Distribution of the thiols glutathione and 3-mercaptopropionic acid in Connecticut lakes
Limnol. Oceanogr., 51(6), 2006, 2763-2774 | DOI: 10.4319/lo.2006.51.6.2763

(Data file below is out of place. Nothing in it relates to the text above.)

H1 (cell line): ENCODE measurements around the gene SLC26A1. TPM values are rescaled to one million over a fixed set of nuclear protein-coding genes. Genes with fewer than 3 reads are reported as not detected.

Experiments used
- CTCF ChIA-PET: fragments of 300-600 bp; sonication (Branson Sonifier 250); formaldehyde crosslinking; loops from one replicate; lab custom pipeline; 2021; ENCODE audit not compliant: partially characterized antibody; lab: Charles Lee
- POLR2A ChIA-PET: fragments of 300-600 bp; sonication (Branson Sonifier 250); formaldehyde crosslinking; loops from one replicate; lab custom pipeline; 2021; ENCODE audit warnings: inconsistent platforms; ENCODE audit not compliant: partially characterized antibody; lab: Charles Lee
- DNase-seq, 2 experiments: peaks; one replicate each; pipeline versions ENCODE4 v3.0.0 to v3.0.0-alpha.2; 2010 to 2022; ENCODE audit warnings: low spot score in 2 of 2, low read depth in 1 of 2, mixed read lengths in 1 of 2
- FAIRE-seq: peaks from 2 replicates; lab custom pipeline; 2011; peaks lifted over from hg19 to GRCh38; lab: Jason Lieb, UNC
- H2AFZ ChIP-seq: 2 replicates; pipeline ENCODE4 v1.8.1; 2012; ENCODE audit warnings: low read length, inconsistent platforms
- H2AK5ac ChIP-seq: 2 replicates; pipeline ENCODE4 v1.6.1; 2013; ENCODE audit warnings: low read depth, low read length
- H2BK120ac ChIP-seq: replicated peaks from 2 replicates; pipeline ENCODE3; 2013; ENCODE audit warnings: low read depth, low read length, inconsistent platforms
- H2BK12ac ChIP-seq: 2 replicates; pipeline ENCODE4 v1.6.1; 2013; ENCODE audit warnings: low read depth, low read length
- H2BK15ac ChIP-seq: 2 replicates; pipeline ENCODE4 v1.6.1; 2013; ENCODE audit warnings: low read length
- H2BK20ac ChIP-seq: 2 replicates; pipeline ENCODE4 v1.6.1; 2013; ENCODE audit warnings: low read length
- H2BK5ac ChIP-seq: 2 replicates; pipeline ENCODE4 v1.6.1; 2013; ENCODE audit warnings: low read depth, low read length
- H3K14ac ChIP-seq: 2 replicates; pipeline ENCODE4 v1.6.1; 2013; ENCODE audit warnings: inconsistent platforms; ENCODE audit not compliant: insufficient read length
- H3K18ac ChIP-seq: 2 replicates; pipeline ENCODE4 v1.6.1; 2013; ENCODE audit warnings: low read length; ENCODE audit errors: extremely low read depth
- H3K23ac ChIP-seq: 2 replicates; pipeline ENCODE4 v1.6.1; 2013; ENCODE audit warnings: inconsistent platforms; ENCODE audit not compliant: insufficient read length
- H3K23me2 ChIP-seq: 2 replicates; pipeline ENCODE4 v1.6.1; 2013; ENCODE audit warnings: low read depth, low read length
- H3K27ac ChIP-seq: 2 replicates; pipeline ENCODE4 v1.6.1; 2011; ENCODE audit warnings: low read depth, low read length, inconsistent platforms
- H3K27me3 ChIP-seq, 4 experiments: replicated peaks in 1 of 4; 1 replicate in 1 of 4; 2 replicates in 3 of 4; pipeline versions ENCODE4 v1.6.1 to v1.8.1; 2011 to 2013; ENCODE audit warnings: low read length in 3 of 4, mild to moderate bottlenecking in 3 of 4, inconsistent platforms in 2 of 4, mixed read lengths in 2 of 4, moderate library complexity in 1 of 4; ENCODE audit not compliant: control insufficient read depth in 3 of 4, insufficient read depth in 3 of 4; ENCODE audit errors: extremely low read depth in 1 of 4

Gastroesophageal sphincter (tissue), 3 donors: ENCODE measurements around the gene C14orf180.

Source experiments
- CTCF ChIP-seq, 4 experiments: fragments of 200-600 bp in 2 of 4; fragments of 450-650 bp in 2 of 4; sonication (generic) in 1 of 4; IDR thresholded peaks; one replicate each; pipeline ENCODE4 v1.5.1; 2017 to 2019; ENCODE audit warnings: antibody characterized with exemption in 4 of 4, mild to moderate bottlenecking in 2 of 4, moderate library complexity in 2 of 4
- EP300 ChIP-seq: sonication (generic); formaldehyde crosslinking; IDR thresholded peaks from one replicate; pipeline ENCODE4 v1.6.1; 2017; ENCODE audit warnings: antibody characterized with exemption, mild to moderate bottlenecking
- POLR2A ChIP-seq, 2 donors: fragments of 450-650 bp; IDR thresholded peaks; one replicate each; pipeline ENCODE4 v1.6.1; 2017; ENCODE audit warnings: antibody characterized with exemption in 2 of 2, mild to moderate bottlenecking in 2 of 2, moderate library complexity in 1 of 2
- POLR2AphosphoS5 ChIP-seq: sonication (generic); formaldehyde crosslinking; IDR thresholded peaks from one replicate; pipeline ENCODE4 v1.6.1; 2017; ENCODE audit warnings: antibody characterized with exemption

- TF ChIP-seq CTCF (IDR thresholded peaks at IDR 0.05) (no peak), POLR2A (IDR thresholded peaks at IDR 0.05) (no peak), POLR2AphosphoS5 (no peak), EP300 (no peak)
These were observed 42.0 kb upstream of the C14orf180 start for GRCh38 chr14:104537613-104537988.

ABSTRACT: The spatiotemporal chemical characteristics of the water column in Linsley Pond, a freshwater lake in Connecticut, were studied from just before its stratification in April through the fall turnover in December. Two low-molecular-weight thiols, glutathione and 3-mercaptopropionic acid (MPA), were detected at nanomolar concentrations in the water column. GSH was detected (average concentrations were ca. 5 nmol L-1 in the particulate phase and ca. 3 nmol L-1 in the dissolved phase) in surface and near-surface waters only and covaried with chlorophyll a. Both particulate and dissolved MPA were measured in the oxic and anoxic regions. In the metalimnion, MPA concentrations were greater than in the oxic water layers above. At times, the MPA concentrations in the metalimnion were as high as those found in the anoxic hypolimnion. The MPA present at different depths in the Linsley Pond water column is most likely produced through dissimilar mechanisms. Throughout the water column, MPA may be a product of the metabolic degradation of sulfur-containing organic compounds; however, in the hypolimnetic waters, dissolved sulfide may play an important role in MPA formation through abiotic nucleophillic addition to unsaturated functionalities in dissolved organic matter. Parallel laboratory experiments were performed to assess the importance of MPA in copper speciation. The results confirmed that despite nanomolar levels in Linsley Pond, MPA does not play an important role in copper speciation. A survey of six additional lakes in Connecticut was made for detectable thiols. Only MPA was detected in four of these lakes, and its distribution was similar to that in Linsley Pond.